As some of you reading this may know, I (occasionally) post videos on YouTube. Most of them are quick Cubase sessions, running through how particular features work, or tips on techniques that you may have missed.
What you may not realise is that these videos take a long time to produce. I’d say that a typical 5-10 minute video takes a couple of hours in total to plan, run through, record, sync up, edit, render, check and upload. Typically what happens is that I’ll do a batch of four or five videos on an afternoon, which will start at lunchtime and finish at bedtime. I’ve tried to do this once a month (to allow a weekly video to be kept running), but it’s simply not always possible to do this as there are considerable demands on my time.
It’s something that I’ve enjoyed doing (for the most part!), and which has grown out of my teaching in person – often it’s useful to be able to run through something with it being shown on screen, and students have commented in the past that it’s useful to be able to stop, rewind, etc.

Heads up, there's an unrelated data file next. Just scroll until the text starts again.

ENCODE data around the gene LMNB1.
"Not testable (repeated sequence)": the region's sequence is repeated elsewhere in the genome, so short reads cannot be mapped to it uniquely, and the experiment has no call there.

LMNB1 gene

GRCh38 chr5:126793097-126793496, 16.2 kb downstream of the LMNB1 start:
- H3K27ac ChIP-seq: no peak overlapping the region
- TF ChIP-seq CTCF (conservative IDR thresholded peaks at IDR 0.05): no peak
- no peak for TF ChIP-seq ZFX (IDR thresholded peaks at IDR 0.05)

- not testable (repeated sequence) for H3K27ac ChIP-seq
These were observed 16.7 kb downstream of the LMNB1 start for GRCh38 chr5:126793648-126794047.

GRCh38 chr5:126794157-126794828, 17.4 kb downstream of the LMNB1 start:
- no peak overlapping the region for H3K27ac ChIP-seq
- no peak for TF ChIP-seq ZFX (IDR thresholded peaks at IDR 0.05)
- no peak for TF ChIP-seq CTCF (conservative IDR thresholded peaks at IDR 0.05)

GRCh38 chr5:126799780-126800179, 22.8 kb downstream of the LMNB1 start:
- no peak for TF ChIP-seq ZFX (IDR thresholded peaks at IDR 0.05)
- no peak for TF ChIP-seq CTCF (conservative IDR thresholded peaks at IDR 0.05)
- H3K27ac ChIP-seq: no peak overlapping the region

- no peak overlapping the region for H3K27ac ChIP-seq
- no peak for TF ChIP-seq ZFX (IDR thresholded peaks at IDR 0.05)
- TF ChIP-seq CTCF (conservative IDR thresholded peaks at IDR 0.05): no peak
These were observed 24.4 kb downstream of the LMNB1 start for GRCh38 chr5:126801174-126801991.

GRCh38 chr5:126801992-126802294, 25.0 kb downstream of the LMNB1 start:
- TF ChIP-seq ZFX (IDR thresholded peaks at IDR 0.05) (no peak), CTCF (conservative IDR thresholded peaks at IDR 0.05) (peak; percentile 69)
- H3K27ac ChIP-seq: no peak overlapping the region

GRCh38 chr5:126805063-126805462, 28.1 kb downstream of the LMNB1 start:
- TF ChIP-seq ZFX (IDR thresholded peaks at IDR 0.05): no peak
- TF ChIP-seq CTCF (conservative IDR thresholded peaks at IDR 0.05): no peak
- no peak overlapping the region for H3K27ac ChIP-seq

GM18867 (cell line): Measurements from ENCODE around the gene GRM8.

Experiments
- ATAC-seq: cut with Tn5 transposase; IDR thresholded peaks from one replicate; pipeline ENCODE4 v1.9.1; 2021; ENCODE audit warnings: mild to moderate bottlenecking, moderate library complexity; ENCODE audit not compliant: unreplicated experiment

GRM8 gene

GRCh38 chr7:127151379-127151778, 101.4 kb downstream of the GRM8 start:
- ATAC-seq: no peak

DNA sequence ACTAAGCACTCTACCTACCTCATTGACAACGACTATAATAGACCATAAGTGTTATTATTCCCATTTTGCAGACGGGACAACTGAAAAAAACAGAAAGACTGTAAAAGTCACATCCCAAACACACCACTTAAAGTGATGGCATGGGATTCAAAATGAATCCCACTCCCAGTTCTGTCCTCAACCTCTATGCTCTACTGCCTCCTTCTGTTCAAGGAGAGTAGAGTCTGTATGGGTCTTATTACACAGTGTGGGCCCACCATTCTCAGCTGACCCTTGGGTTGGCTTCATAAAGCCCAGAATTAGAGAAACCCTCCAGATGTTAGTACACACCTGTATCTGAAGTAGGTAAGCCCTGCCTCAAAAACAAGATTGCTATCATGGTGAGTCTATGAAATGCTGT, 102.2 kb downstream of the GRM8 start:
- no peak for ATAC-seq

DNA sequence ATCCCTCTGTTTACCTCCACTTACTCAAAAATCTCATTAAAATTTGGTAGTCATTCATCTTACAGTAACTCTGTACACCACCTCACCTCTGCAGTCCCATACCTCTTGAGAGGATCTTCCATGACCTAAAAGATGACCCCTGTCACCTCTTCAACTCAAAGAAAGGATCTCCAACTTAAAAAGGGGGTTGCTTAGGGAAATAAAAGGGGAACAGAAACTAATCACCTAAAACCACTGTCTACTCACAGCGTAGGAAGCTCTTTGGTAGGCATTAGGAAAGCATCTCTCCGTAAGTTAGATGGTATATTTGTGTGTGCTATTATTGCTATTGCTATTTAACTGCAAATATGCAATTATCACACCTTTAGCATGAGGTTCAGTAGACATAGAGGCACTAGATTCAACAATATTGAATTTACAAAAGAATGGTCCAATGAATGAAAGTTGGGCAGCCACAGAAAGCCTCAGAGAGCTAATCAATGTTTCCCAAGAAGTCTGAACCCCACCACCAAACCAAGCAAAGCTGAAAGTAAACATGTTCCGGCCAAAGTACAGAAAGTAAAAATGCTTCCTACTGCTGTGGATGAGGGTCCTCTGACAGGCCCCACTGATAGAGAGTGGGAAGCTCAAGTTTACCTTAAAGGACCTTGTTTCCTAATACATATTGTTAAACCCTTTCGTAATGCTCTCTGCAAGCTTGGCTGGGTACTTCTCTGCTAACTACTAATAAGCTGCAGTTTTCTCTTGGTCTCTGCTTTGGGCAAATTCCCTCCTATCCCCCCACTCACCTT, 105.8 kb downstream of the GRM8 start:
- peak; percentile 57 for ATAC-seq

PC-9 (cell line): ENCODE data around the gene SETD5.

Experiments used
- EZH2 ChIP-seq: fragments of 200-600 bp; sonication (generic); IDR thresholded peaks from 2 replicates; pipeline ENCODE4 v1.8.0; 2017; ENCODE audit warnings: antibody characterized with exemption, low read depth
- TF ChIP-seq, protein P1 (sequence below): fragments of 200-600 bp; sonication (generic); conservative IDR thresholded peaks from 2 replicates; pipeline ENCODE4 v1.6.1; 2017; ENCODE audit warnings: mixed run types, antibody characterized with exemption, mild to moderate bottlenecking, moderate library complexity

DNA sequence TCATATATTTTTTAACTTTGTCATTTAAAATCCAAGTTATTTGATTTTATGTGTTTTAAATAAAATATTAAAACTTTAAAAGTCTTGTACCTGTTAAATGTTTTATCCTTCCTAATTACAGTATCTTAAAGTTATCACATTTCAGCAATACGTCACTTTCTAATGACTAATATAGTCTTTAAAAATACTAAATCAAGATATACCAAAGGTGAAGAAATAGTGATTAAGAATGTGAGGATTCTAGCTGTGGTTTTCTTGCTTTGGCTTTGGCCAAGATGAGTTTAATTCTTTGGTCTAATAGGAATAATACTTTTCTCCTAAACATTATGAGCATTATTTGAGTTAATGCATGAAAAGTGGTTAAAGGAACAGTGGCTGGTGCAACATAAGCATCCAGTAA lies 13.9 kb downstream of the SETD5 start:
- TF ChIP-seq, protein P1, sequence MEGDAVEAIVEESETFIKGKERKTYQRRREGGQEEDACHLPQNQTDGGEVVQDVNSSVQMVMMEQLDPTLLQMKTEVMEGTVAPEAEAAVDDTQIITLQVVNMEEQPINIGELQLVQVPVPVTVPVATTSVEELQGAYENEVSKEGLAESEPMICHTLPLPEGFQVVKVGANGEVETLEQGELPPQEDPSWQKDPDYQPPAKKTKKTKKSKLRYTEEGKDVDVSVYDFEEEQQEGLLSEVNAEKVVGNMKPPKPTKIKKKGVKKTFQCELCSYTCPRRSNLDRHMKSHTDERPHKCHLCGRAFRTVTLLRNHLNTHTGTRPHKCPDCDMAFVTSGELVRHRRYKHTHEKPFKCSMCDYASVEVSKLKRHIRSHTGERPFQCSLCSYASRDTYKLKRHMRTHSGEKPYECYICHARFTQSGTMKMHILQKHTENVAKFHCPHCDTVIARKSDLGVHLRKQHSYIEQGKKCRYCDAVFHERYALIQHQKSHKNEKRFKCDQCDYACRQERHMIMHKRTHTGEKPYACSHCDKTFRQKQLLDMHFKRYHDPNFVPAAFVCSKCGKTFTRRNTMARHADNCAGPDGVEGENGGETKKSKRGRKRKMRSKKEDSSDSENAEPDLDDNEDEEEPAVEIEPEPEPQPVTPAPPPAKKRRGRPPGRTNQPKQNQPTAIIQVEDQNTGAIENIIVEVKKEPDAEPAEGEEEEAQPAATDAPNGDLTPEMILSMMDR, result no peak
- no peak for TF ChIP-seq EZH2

Anyway, you probably know that YouTube pays creators for their efforts. It’s not a lot (around $2 per 1000 views) for a channel like mine – certainly not enough to make it worthwhile on an hourly basis. But at the end of the year I’ve typically got about $100 to spend, which I do on a plugin or two, as it seems ‘right’ to put things back into the studio.
This week Google has announced that they are changing the way this system works – in short, you won’t get anything if you have under 1,000 subscribers and under 4,000 hours of viewing in the past year. My channel is above these limits, but only just (1,300 and 4,000 respectively). So, please do keep watching and stay subscribed – it’s not a big earner for me, but these are demanding times, and I’d find it a little harder to justify spending the time on the videos if there’s nothing coming back from them – particularly as I suspect that YouTube will run adverts on them regardless of whether creators are being paid.